If the starting powder gets wet, it will not light. You cannot light it with a match or even a propane torch. You can save small amounts of starting powder for when it is needed. Sprinkle some of the saved starting powder on top of the damp powder and it will usually light. In time, the flint in the flint gun will wear down and will need to be replaced. Replacement flints are sold with tobacco products in stores.
While the weld will not ignite the propane in the tank, it could ignite propane in sufficient concentration in the excavation around the tank. Propane is heavier than air and will collect at your feet. If you smell propane, do not make the connection with the weld.
If the lead wires are long enough, both can be attached on the same angle iron plate on top of the tank using one weld. Two #12 wires will fit into the groove under the mold and two wires usually absorbs the heat of the molten copper without overheating the wire thus eliminating the need for a copper sleeve.
Finally, small tin colored metal discs come with the weld metal capsules. The discs are used to hold the powder in the mold prior to ignition. The disc melts during the exothermic reaction. It is placed into the mold with its cupped side up. If you happen to run out or lose your last disc prior to your last weld, you can use about any material to hold the powder in the mold. Examples would include gum wrapper foil, aluminum foil, paper and even a leaf. Remember that after making a weld, the mold is very hot. Do not set it on or next to any flammable materials.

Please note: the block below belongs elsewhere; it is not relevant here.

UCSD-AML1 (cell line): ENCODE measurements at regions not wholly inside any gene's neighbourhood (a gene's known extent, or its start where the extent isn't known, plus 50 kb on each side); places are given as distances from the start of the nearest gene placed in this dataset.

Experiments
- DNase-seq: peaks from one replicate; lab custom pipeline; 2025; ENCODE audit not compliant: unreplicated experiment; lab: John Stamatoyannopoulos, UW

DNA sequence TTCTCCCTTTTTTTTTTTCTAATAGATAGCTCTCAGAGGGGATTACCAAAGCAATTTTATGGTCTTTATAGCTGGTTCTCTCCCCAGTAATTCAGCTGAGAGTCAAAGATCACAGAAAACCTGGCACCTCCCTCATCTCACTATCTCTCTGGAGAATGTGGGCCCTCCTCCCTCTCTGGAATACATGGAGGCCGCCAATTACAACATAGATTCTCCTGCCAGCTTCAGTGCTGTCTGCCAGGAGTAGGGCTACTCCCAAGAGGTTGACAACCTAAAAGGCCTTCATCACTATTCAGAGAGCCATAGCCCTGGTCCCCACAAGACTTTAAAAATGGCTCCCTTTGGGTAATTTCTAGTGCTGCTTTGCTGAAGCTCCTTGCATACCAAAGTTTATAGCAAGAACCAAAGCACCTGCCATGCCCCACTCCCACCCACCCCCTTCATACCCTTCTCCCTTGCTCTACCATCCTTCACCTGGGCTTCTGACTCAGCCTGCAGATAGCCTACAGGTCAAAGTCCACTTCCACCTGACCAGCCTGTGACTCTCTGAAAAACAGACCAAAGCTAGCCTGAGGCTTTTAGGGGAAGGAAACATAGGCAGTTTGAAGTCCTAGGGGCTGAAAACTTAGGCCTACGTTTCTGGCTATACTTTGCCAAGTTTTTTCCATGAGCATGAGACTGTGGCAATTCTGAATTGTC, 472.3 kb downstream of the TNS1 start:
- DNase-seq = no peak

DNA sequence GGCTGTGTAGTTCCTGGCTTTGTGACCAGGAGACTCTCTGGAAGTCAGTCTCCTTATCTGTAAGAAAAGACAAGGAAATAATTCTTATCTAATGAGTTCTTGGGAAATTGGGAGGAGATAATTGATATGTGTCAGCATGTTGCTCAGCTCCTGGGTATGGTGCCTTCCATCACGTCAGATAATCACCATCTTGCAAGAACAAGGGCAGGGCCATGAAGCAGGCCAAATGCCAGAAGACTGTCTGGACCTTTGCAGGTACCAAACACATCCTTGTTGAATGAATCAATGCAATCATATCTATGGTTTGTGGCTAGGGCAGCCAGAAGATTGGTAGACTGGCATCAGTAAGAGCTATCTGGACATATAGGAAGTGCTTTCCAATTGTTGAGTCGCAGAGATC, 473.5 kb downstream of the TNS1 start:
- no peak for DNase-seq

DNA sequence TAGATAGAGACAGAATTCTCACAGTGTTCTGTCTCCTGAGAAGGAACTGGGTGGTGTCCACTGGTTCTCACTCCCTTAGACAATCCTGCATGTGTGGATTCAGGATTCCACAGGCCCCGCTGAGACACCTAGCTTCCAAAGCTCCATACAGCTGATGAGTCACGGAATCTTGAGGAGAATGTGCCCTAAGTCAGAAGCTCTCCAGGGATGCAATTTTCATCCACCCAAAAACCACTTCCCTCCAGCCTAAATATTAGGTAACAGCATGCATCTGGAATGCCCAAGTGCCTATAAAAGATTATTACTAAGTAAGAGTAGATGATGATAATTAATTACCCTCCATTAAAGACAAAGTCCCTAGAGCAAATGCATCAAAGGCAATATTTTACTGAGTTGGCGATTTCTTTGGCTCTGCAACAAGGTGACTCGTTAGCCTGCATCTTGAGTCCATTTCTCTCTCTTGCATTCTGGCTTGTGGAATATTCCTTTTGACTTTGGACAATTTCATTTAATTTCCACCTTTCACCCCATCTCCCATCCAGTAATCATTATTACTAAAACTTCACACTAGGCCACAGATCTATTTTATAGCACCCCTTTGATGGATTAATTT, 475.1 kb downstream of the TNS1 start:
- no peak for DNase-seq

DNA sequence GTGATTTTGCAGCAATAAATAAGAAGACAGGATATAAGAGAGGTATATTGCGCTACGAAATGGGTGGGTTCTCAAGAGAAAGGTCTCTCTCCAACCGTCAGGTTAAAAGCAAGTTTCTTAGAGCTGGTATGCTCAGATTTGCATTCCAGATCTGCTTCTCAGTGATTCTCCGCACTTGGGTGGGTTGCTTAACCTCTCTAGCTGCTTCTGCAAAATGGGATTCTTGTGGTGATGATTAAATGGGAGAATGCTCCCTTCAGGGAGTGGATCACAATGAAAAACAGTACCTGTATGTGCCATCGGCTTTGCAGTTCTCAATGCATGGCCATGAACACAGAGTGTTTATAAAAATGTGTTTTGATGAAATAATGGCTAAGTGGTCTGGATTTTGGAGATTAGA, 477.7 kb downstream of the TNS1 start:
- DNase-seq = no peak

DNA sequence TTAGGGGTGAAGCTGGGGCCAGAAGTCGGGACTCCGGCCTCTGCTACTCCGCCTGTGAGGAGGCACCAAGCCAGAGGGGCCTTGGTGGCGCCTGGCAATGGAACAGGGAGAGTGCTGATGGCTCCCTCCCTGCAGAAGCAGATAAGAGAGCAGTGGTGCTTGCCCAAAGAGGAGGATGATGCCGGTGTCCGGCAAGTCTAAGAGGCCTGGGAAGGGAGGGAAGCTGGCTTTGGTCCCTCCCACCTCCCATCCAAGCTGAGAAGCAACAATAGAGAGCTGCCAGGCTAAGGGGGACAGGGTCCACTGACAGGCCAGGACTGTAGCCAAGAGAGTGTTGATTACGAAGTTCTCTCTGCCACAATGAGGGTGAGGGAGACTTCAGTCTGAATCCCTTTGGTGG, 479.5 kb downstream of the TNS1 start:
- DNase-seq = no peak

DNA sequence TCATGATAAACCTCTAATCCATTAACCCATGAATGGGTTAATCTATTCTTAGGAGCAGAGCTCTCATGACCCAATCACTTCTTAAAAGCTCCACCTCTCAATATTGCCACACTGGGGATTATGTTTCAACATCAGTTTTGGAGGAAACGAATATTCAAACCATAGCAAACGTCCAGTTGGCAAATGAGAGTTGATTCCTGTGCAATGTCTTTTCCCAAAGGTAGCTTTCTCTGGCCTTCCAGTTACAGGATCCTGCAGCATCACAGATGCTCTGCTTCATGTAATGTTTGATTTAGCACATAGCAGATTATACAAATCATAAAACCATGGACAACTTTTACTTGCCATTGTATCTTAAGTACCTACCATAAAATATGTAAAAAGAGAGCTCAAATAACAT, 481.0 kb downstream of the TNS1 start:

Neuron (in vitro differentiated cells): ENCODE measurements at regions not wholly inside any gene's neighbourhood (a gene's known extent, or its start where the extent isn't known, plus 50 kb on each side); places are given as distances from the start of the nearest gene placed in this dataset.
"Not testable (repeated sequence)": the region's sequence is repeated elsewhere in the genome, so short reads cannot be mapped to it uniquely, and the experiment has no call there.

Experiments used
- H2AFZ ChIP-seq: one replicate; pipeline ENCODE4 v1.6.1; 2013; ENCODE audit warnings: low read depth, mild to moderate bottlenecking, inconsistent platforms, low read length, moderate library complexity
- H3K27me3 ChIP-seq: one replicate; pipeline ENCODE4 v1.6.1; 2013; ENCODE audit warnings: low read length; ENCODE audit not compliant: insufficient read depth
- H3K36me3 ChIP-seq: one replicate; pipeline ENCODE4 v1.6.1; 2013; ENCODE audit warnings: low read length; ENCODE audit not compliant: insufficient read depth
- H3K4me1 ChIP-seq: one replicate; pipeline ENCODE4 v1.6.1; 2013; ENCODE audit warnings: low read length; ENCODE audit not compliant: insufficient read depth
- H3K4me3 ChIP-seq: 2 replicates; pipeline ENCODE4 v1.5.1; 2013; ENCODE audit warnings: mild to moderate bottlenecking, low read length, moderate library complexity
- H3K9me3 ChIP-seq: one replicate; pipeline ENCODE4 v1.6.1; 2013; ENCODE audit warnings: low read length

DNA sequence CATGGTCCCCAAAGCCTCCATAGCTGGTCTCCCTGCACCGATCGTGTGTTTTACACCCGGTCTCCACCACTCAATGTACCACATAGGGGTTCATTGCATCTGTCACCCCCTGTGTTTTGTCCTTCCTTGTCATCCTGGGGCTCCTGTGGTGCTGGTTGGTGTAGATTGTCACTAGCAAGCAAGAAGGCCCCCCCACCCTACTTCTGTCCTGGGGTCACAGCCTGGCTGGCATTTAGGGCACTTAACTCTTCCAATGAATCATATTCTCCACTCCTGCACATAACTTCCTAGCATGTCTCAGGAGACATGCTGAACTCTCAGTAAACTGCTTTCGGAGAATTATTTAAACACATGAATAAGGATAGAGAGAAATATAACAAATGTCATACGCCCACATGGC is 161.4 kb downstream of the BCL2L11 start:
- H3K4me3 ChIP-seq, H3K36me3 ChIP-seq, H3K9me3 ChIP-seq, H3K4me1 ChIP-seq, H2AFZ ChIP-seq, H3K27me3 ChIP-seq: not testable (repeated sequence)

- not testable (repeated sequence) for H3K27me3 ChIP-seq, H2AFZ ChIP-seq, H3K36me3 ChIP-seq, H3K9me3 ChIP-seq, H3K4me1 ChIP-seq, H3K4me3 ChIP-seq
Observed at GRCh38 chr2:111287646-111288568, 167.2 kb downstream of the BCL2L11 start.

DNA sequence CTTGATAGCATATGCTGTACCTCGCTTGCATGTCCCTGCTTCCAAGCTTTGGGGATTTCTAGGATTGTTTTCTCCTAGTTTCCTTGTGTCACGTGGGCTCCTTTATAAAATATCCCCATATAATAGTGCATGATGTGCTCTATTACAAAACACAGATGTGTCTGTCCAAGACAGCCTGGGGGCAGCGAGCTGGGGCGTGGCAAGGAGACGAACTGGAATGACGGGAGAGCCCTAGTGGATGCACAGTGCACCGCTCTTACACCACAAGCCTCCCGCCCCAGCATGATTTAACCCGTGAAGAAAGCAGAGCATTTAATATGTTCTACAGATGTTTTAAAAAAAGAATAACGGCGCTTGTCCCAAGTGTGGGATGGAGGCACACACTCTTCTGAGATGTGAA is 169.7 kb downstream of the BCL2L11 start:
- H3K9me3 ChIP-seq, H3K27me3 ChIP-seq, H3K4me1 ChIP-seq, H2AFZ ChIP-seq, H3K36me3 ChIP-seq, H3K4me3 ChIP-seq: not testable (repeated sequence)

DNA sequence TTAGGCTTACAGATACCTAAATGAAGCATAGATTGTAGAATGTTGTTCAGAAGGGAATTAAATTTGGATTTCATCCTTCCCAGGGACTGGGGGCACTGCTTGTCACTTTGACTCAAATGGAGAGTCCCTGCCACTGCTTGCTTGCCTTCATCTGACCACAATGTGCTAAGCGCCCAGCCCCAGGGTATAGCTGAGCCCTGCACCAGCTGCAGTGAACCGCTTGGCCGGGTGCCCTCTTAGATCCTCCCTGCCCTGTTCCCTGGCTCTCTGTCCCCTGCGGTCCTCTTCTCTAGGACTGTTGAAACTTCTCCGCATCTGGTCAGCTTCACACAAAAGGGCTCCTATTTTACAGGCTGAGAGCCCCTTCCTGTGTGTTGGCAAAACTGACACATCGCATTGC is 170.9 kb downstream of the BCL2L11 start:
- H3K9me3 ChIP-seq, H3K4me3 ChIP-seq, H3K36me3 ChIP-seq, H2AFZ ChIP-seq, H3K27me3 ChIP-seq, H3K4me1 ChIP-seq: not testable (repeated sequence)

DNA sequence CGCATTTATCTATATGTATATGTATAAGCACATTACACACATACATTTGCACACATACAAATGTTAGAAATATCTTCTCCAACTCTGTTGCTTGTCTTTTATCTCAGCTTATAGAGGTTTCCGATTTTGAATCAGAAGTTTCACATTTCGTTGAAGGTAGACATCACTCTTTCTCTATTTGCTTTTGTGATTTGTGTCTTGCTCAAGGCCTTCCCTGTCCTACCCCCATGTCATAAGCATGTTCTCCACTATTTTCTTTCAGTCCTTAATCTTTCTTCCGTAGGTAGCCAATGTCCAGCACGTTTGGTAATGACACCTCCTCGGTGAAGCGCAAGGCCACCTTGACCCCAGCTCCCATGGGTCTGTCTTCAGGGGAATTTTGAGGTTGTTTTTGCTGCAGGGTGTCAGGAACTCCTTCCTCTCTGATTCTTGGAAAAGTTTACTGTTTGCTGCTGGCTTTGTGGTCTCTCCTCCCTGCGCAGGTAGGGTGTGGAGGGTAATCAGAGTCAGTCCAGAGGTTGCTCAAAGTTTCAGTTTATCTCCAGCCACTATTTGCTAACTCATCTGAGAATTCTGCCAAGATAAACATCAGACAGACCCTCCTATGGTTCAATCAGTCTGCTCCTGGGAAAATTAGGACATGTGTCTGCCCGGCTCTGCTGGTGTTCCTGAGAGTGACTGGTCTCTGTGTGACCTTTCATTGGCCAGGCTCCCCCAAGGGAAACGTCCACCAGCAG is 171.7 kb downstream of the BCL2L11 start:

If, for any reason, you would like to disconnect the anode from the tank after it has been buried, the anode wires will need to be looped through the dome. This provides a place where one can cut the wires, if desired. This will be explained in more detail in the last section under "Testing for Corrosion Protection”.
As mentioned earlier, I recommend installing two 17 pound magnesium anodes on a 1,000 gallon tank. The reason I recommend two is to ensure that enough cathodic protection current is available for many years. We do not know:
How effective the coating has been or will be over the
If the anodes have or are being installed as described in this booklet?
If each connection or weld is made correctly?
How much experience the tank installer has with cathodic protection systems?
What changes will occur to the soil to make it more corrosive?
If the tank is connected to a metal service line that should be protected along with the tank?
If a dielectric union isolates the underground metal piping from the plumbing and electric utilities in the house?
We would rather have too much protection than to have too little protection. I would rather pay for an extra anode than to risk having a leak in 10 years.